Thursday, May 17, 2007

Not A Happy Dog.

A lot of time has been spent surfing looking for information about heartworm and it’s treatment.
Without being Vets ourselves, we arrived at our Vet’s office thinking Skeeter was a Class One:
• Class I: Lowest Risk. Young healthy dogs with minimal or no disease evident on radiographs, normal blood work, and no symptoms of illness. They may cough only occasionally if ever, they only fatigue with exercise, and their chest radiographs are normal.
We had a very good consultation. The Vet laid out the situation and the treatment. Armed with some internet gleaned knowledge we were able to carry on a fairly intelligent conversation.

Anyways, the Vet decided to treat Skeeter’s case as a Class Three, as far as treatment protocol goes.
That means, one shot Melarsomine (Immiticide®; Merial) followed in 30 days by two shots 24 hours apart.
After the consult, testing for kidney and liver function was conducted along with a xray of the heart. Conclusion? Skeeter was in good condition. Treatment commenced with an injection in the hind very deep into the muscle. A pain killer was also administered.

During the drive home there was a lot of panting and discomfort.

Upon arrival back home I tried to get a whiz (pee) out of her, but she would have little to do with the walking around and plopped down in protest.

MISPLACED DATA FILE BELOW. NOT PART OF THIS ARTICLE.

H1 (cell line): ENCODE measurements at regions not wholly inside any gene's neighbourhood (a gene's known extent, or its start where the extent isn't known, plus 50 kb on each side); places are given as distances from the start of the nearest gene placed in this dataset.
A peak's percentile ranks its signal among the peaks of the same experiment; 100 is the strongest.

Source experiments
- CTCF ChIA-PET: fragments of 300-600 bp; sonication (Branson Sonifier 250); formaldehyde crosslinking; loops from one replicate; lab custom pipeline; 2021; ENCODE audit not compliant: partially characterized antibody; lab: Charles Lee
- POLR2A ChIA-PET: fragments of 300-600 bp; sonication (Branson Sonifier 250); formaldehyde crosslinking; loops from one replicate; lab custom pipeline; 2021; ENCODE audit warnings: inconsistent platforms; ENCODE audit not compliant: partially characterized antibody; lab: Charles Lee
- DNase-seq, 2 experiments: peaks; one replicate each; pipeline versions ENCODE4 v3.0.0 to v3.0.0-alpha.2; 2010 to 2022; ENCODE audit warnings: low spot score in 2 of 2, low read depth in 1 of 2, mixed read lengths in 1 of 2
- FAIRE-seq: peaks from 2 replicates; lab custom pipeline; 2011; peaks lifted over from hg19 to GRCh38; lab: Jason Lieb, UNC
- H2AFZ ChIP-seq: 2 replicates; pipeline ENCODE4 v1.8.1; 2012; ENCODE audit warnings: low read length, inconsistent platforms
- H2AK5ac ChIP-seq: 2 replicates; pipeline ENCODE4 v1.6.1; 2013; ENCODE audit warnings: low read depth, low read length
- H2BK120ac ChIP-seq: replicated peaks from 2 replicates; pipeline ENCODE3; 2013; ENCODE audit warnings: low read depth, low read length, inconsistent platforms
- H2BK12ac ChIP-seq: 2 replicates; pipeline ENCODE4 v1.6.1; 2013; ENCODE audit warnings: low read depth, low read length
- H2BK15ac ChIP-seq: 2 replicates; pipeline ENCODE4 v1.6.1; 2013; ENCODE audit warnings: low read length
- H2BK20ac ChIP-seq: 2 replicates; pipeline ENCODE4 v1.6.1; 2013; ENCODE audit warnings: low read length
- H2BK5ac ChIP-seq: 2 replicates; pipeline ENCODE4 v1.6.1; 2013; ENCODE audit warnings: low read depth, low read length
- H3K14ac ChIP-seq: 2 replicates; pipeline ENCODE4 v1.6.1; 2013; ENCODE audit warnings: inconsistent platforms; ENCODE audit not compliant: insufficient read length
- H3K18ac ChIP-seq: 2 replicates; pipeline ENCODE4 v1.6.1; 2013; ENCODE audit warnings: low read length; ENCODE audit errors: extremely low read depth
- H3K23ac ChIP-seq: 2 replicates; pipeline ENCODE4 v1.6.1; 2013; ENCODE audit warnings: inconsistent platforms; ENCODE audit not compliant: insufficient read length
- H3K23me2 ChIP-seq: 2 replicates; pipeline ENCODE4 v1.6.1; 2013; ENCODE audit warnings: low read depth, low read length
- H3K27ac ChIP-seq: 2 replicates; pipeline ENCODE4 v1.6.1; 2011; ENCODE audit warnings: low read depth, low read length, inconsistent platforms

Come time for dinner, she showed near zero interest in her food. However, she did manage to eat some nann from our home made Indian Feast. BTW, I make a mean Beef Vindaloo.

With closing time approaching at the Vet’s office I called to check in with some questions. The Vet had gone home but a message was sent and I received a call back in a few minute.
I must say the care and attention being given Skeeter and us is wonderful. After addressing our concerns the Vet said she would call back in an hour to follow up.

Now a few words concerning the original reason for creating this Blog.
Yesterday, during a day trip to Toronto I met with a Veterinarian. This particular Vet has been helping Cuban Vets and animals since 2003. This coincides with my involvement in the lives of Cuban dogs. Only recently have we been in contact and yesterday was our first face to face.
Going forward, I know the Spanky Project will be able to benefit from this meeting and others.

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